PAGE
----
Bent Out of Shape: Has Heavy Metal Become a Joke?

Heavy metal has lost all form of legitimacy as musical genre.

I believe it has evolved, or devolved, to the point where it has become something so different from what it once was, that it now is a different genre all together.

People could argue that music trends change constantly with new generations that influence what is popular. However, jazz is still jazz, blues is still blues, but metal is no longer metal. Traditional forms of music such as the ones I mentioned have changed over time, but not as quickly or as drastically as metal. In fact, the only other genre that seems to change so often and with such extremes is pop music.

There are many factors that have caused the change, and the biggest is the over-monopolization of record labels. But that's not what I want to talk about. Recently I decided I no longer want to be known as a metal guitar player. My reasons will hopefully be explained through this blog post. Here are my three biggest issues with heavy metal bands today.

The first is the loss of the blues influence in metal. If my memory serves me correctly, I believe the first time the phrase "heavy metal" was used was to describe Jimi Hendrix in a review in the '60s. Following this, it was used as a marketing phrase by record labels to describe bands in the late '70s. Finally, by the '80s heavy metal had become its own genre and formed numerous sub genres (far too many to list).

I don't want to get into the debate of what is or isn't metal, but the three bands that seem to come up consistently when talking about the origins of metal are Led Zeppelin, Deep Purple and Black Sabbath. All three were blues-influenced hard rock bands, and that is where is metal came from. On a side note: All three bands don't like to refer to themselves as heavy metal.

If you analyze metal music released today, you'll notice the lack of blues influence. The loss of the blues in metal is something that happened gradually over the last 20 years. This is evident when listening to guitar solos from current metal guitarists, which leads to my next problem.

Why do all new metal guitarists sound the same and have a lack of individuality?

Have you noticed all virtuoso metal guitarists try to sound musically intellectual by stating that in addition to metal they are influenced by classical and jazz fusion? It's become such a cliche, but virtually all "'shredders" list these two genres as influences. I would bet that 99 percent of them are only interested in the technical nature of those genres and have absolutely no interest in the musical properties or the actual compositions.

The new generation of metal guitarists is so busy trying to show what they can do technically that they've forgotten that the point of a guitar solo is to make something that is interesting musically and that the listeners will enjoy. My advice to young guitar players is to focus on melody. You will actually stand out and be unique if your solos express emotion rather than just demonstrate your technical prowess.

Finally, the thing that annoys me the most about metal is how ridiculous the majority of the so-called "metal musicians" look and act.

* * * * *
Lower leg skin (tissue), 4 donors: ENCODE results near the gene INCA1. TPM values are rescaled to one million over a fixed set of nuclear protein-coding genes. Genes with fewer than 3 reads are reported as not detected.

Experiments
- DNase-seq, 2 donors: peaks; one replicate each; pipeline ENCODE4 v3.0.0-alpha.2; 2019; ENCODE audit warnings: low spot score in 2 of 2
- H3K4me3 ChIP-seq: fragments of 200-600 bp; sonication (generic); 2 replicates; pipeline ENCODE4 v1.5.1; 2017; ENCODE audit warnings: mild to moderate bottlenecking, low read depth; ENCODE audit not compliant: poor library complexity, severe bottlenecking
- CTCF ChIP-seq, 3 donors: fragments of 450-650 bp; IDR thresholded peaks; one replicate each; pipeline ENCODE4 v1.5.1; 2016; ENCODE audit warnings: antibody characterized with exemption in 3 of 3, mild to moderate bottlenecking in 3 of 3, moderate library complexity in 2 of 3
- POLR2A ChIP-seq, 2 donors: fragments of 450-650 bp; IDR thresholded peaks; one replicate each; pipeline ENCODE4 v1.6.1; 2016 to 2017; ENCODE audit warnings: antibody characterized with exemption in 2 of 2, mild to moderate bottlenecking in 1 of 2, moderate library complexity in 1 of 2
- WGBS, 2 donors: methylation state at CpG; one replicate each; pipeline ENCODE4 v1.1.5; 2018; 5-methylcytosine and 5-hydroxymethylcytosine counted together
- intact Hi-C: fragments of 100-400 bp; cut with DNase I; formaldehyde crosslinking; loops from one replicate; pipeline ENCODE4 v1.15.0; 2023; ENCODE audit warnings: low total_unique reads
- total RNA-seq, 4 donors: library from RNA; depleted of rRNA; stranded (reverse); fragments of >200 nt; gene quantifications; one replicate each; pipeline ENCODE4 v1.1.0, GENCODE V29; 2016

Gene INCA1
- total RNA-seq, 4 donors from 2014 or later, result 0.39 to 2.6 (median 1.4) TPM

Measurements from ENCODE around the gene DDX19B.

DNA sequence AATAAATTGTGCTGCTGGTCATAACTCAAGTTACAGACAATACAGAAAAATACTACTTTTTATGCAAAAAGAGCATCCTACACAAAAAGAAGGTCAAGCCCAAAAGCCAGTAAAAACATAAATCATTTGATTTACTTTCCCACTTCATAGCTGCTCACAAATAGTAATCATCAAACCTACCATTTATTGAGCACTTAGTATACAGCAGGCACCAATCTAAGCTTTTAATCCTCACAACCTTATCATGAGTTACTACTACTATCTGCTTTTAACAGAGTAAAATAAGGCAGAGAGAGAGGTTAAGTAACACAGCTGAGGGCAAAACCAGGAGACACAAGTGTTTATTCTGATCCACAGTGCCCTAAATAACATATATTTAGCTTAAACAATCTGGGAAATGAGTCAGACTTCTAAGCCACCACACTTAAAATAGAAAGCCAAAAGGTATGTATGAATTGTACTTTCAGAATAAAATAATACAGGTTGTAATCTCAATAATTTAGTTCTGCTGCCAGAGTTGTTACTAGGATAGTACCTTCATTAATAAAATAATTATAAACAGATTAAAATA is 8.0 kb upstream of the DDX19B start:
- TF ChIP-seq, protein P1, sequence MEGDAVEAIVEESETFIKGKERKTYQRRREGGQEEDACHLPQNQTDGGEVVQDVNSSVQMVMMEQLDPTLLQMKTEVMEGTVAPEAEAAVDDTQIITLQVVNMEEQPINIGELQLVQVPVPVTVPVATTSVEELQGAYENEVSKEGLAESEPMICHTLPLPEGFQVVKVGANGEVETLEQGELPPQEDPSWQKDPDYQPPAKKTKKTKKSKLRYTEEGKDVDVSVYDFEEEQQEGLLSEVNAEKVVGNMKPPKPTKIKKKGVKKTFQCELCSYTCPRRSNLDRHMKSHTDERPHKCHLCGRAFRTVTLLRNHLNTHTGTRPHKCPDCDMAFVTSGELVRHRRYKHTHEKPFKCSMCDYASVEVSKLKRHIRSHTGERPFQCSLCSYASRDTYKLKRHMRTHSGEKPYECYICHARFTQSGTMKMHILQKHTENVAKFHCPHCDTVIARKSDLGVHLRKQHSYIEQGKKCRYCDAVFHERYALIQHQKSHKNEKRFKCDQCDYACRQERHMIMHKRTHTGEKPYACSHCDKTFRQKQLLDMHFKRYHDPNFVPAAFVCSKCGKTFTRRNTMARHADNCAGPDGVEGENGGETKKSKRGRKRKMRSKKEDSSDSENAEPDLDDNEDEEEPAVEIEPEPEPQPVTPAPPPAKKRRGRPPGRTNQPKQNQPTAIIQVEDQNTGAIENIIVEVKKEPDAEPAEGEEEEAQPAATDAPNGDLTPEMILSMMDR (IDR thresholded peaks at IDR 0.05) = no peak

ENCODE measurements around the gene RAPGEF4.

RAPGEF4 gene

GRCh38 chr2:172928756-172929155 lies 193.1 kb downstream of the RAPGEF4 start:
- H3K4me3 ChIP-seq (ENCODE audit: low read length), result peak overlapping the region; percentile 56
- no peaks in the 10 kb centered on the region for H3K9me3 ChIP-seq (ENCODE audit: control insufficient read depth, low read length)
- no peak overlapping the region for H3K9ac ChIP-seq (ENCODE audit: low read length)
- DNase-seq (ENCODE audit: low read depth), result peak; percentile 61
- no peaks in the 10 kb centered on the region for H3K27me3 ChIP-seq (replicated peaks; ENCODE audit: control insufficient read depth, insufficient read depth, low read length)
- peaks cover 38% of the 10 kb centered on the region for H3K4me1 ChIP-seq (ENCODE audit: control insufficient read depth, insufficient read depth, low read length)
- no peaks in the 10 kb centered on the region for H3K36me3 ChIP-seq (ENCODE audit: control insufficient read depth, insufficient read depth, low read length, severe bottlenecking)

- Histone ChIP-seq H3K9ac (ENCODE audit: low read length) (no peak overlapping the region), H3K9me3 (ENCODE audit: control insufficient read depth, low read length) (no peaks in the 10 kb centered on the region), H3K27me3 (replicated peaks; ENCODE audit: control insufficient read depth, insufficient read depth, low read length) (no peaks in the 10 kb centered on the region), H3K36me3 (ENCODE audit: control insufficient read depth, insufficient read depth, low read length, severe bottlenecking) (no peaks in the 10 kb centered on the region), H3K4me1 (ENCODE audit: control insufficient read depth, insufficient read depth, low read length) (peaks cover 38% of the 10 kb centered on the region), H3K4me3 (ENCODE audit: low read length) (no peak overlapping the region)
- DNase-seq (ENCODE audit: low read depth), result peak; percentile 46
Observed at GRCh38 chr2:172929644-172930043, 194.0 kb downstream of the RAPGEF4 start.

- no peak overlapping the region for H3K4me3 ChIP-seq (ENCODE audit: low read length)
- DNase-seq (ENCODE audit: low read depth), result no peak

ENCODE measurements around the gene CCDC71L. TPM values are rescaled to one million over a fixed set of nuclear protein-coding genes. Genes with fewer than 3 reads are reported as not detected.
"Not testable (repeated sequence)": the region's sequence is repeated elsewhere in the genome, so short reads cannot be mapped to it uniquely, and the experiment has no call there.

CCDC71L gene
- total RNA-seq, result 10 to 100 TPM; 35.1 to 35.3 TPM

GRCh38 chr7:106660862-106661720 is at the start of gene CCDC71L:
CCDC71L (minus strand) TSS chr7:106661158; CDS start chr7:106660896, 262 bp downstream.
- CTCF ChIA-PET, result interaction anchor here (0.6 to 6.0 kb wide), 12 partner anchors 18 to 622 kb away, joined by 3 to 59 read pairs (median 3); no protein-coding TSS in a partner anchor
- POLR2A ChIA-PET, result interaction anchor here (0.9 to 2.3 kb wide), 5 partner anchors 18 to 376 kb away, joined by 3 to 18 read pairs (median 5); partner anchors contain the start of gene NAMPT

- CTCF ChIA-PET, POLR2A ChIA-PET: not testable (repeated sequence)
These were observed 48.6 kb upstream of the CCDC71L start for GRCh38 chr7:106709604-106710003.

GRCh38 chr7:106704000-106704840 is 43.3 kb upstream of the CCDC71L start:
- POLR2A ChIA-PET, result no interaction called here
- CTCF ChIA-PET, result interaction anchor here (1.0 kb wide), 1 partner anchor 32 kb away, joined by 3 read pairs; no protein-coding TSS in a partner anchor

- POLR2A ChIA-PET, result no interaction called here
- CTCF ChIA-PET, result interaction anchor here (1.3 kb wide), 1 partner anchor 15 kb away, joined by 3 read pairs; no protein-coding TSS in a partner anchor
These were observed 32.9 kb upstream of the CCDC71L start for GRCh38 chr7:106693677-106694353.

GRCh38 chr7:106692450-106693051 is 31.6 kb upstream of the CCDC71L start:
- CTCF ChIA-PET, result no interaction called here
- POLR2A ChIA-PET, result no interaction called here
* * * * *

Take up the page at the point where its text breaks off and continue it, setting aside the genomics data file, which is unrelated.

Do you remember the film This Is Spinal Tap? Metal has gone so far beyond that film that I don't believe the majority of musicians can be taken seriously based on how they look and act.

I regularly research new bands online, and after seeing so many band photos and music videos where the musicians are trying to portray a "metal image," I can't help but feel as if it's being forced. If you look at the classic metal bands from the '70s, such as Zeppelin, Purple and Sabbath, they didn't feel the need to dress up or try to act tough. Look at any video of those bands performing live, and all you will see on stage is the musicians and their instruments. Those bands had no gimmicks; it was 100 percent about the music. Only inferior musicians need to make a spectacle out of themselves to sell their music.

My advice to metal bands today would be to focus on being good musicians and making amazing music.

As I mentioned in the beginning, due to the over-monopolization of record labels, it's impossible to get a deal with a big label unless you have a marketing gimmick and are fashionable. The whole industry has become so corporate that you need to fit a certain mold in order get interest. It's a real shame because that's not how metal used to be. Today metal has such strict boundaries on how you must look, act and sound that there's little room for creativity or musicianship.

I didn't even begin to talk about the production used on metal today where bands have sacrificed the feel and soul of their instruments in exchange for a punchy mix.

My goal with this blog post is to provoke discussion. I'm not an authority on the subject. I'm just a fan who loves classic metal bands like Rainbow, early Van Halen, Thin Lizzy, etc.


Will Wallner is a guitarist from England now living in Los Angeles. He is the lead guitarist for White Wizzard (Earache Records) and in 2012 toured Japan, America and Canada. He recently signed a solo deal with Polish record label Metal Mind Productions for the release of his debut album, which features some of the most influential musicians from hard rock/heavy metal. Follow Will on Facebook and Twitter.

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